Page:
Watch Time: One of the biggest drivers of value now is watch time, which means the more of the video someone watches on average, the greater the value of your video. This also means that if people aren’t engaged with your video and lose interest quickly, the value of your content drops. If someone is using YouTube just to listen to a song, for example, and the song runs on longer than they have the patience for and they jump to a new video, your rate will drop. So consider how the cut down radio versions might make more sense for YouTube; or for film producers, consider how the length and type of the clip you upload impacts engagement and therefore the value. Almost half of YouTube’s traffic comes from mobile devices, so consider your typical viewer, the distractions they have, the size of their screen, their patience, and ensure your videos align with that experience to obtain the highest rates. And finally, even picking thumbnails that more accurately represent your video can result in higher rates, since luring viewers with a deceptive thumbnail means they’ll leave the page and lower your watch time.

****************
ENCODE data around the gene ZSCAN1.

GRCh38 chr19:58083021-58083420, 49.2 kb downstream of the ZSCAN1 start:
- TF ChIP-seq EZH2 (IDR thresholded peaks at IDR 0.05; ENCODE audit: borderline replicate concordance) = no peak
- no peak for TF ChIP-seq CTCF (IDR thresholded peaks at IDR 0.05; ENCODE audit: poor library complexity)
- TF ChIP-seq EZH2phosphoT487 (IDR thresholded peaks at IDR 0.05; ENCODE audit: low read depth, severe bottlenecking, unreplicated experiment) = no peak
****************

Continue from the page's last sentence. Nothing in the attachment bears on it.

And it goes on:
Premium vs. UGC: Videos that are uploaded to channels under The Orchard’s partnership with YouTube will earn significantly higher rates than user-uploaded clips. The videos are considered to be from a trusted source and therefore receive the highest paying ads. Ensure you are marketing and promoting the version under our account, which is considered the premium version, as opposed to a version uploaded by a user, and you could see an increase in the value of your streams by as much as 4 to 5 times.